Editor's note: The follow is an excerpt from, "Above the Law: The Inside Story of How the Justice Department Tried to Subvert President Trump."
It was politically risky for the President to fire the FBI Director during an investigation of the 2016 campaign, but I admire Donald Trump for taking bold action because he thought it was the right thing to do. What’s politically expedient isn’t always the right decision, as history shows. Left in power, Jim Comey might have become the next J. Edgar Hoover, pursuing his own agenda and acting above the law, and the Deep State—the “permanent government” and the Washington establishment—would have felt even more empowered and entrenched than it already is.
There is nothing criminal about a President’s exercising his Article II powers to fire an FBI Director. And if the President was not a party to a crime, then he couldn’t be obstructing justice by firing someone in his chain of command. But Deputy FBI Director Andrew McCabe seized on Comey’s firing as a justification for making President Trump himself an investigative target in a criminal investigation. I still can’t figure out how Andrew McCabe took these two facts (the legitimate firing of James Comey and the ongoing investigation of the Trump campaign) and arrived at the conclusion that he should target the President in a criminal investigation. To do so assumes that the chief executive, exerting his constitutional authority, has committed a criminal act because you personally might disapprove of his action or his politics.
The appointment of Special Counsel Robert Mueller continued Comey and McCabe’s criminalization of the legitimate political actions of the President. Despite finding no evidence of the President or his campaign’s colluding with the Russians, Robert Mueller and his investigators could not let their report go without trying to use it to continue to cast a cloud over the President, making the report itself a political act under the guise of a legal investigation.
“If we had had confidence that the President clearly did not commit a crime, we would have said so,” Mueller declared when he resigned from the Justice Department two months after I did, in what CNN described as a “rare and remarkable” public statement. “We did not, however, make a determination as to whether the President did commit a crime. . . . The Constitution requires a process other than the criminal justice system to formally accuse a sitting President of wrongdoing.”
“Mueller: Trump Is Not Not a Criminal,” New York Magazine’s Jonathan Chait eagerly translated for his left-wing readership. “So Mueller can’t explicitly say he would have charged Trump with a crime if he could have, and he also can’t explicitly tell Congress to impeach the President. Instead he’s heavily hinting at both points.” If he was hinting at both points, he was doing so at odds with what his own staff had told us about the lack of evidence.
House Judiciary Committee Chairman Jerrold Nadler didn’t need hints or even explicit instructions from Mueller. He was eager to impeach President Trump regardless of whether there was criminal evidence or not. “Given that Special Counsel Mueller was unable to pursue criminal charges against the President, it falls to Congress to respond to the crimes, lies, and other wrongdoing of President Trump— and we will do so.”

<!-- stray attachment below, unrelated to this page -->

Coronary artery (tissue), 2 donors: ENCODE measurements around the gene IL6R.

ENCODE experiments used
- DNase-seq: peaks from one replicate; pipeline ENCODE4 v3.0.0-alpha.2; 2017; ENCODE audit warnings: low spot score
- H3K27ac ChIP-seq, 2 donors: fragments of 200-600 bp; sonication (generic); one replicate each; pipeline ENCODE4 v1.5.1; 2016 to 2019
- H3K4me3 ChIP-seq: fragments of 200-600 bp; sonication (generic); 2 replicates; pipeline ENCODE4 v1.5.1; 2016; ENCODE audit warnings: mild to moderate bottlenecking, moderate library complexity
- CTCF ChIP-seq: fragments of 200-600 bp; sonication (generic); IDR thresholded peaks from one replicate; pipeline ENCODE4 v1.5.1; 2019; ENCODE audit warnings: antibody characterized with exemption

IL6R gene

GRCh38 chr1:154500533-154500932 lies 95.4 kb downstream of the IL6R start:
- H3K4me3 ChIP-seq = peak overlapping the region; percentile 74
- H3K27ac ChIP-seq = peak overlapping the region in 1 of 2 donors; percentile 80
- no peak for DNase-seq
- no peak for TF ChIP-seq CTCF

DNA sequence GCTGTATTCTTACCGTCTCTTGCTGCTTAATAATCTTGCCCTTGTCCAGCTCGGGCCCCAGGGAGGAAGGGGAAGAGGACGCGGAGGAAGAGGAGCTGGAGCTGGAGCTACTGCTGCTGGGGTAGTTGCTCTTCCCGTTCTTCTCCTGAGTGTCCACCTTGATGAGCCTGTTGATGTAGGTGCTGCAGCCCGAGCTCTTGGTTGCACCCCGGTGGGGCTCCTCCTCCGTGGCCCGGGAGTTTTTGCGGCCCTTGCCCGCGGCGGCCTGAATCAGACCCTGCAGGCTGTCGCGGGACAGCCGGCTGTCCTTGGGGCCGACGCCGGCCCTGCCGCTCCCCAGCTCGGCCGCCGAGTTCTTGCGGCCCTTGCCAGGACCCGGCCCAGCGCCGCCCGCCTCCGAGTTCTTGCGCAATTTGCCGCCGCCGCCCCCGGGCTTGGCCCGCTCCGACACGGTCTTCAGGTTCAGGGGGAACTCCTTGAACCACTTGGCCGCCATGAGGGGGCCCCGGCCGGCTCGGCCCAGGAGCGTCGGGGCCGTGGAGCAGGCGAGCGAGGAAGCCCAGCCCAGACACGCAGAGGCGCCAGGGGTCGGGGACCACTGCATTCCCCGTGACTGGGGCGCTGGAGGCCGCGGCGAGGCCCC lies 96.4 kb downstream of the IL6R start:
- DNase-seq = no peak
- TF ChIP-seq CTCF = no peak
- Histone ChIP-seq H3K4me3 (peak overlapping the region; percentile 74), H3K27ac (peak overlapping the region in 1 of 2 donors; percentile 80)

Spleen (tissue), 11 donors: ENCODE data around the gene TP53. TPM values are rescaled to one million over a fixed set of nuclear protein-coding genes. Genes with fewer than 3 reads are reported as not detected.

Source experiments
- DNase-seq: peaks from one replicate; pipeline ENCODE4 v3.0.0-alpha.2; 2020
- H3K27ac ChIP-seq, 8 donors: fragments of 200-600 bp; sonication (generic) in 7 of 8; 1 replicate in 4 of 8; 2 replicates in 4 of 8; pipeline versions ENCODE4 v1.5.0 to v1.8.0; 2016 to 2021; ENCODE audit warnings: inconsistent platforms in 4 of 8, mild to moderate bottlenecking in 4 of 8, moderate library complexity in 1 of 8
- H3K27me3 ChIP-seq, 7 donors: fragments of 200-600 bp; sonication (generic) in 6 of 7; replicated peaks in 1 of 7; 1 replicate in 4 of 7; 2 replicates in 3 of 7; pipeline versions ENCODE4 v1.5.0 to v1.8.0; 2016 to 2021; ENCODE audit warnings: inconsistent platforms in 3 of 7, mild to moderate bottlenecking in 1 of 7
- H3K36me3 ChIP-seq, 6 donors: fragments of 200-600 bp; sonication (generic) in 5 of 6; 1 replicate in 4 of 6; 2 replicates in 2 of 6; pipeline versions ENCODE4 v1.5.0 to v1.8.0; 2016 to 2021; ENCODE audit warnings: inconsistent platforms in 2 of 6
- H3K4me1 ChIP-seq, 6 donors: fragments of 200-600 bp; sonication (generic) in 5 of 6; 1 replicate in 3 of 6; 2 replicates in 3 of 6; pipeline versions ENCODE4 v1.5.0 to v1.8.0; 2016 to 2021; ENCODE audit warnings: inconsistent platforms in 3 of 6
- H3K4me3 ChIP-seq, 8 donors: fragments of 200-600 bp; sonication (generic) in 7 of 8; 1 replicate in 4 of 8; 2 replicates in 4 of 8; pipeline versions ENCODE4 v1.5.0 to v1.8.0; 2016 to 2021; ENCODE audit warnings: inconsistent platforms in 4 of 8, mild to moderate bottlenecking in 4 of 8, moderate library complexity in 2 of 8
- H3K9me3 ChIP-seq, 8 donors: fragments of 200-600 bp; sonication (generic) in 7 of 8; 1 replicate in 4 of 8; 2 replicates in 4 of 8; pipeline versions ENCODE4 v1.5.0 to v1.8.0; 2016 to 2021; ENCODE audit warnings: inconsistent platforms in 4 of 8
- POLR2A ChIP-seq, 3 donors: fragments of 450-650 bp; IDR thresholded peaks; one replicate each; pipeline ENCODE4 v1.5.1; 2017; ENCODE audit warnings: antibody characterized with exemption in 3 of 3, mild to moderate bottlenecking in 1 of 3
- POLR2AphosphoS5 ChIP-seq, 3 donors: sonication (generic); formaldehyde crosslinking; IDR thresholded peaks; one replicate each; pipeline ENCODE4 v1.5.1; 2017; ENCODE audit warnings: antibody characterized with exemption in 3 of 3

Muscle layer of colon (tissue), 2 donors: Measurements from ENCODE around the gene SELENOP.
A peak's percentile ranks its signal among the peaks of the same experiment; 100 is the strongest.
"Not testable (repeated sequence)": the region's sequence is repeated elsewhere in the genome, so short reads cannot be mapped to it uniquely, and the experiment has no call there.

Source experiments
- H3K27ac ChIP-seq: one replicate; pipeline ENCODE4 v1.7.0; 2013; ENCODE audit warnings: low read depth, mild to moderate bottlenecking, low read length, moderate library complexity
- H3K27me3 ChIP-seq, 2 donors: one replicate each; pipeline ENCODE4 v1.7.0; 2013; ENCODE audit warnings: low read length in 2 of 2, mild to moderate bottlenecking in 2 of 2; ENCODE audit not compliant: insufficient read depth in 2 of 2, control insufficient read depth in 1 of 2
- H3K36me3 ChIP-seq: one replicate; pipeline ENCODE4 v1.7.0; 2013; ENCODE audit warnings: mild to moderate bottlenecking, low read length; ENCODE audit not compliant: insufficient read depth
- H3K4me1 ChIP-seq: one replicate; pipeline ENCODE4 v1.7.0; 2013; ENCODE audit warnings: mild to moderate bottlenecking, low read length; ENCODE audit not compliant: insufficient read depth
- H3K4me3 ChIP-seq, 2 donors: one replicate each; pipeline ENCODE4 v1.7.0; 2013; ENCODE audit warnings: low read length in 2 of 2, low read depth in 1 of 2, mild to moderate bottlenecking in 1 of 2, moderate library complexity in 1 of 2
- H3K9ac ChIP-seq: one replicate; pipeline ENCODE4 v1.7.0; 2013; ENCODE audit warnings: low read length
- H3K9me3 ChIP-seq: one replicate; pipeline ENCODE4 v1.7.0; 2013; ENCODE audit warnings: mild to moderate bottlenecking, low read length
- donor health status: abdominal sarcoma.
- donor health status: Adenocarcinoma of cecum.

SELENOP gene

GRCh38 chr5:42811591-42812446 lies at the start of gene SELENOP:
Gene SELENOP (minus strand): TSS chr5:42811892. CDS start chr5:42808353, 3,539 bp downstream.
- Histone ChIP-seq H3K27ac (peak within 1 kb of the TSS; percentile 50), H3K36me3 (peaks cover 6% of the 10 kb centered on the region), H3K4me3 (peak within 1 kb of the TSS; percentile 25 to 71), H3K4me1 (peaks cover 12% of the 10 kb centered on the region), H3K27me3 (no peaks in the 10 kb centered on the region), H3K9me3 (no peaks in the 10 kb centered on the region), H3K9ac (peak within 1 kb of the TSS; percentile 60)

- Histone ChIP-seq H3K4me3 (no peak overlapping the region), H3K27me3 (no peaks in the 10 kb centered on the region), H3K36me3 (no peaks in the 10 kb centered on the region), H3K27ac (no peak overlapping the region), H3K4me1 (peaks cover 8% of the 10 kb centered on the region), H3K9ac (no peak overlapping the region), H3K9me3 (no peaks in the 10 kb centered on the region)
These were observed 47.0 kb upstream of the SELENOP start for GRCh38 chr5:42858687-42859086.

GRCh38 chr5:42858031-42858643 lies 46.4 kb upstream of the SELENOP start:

The impeachment of Donald J. Trump orchestrated by Jerrold Nadler and Adam Schiff was a foregone conclusion from November 7, 2018, the day Democrats won control of the House. Right up until December 2019, they considered mining the Mueller report for evidence of criminality for which to impeach Trump.
Was Trump’s alleged desire to fire Mueller evidence of obstruction of justice? Were his alleged orders to White House Counsel Don McGahn, which McGahn ignored, obstruction of justice? Were his alleged attempts to limit the Mueller investigation by requesting that a private citizen, Corey Lewandowski, ask Attorney General Jeff Sessions to call the investigation “unfair” and put guardrails around future expansions of it, an obstruction of justice? And what about what he said to Paul Manafort about not “flipping” or “breaking”?
The fact is, none of these allegations, if true, amounts to obstruction of justice; in no case was there evidence of criminality. Yet the Mueller Report’s second volume trotted out all these politically toxic, real or alleged statements made by President Trump—all well within his Article II powers as President—and insinuated they were criminal without recommending criminal charges. Mueller declined to make a “traditional prosecution decision,” which only meant he most likely wanted to leave an impression of criminality even though he had no evidence to prove it. There was no there there, but he refused to admit it.
Because there was no legal weight in Mueller’s bizarre essay on obstruction of justice, House Democrats finally opted not to impeach President Trump for “obstruction of justice,” but for two other things: “obstruction of Congress” (a separation of powers argument for the judicial branch to decide, not sitting members of Congress), and, quite foolishly, “abuse of power.” “Obstruction of Congress” is not a crime; the executive and legislative branches of government are, as every civics student used to know, separate and equal; the Constitution intentionally set them in tension and opposition to each other. And I hate to break it to the impeachment-happy Democrats, but “abuse of power” is not a crime either.
Matthew Whitaker is a former Acting Attorney General of the United States, chief of staff to the Attorney General of the United States, and U.S. Attorney. He earned his B.A., M.B.A., and law degree at the University of Iowa and was the Hawkeye’s starting tight end in the 2011 Rose Bowl. Now back in private life, Whitaker is a frequent guest on Fox News.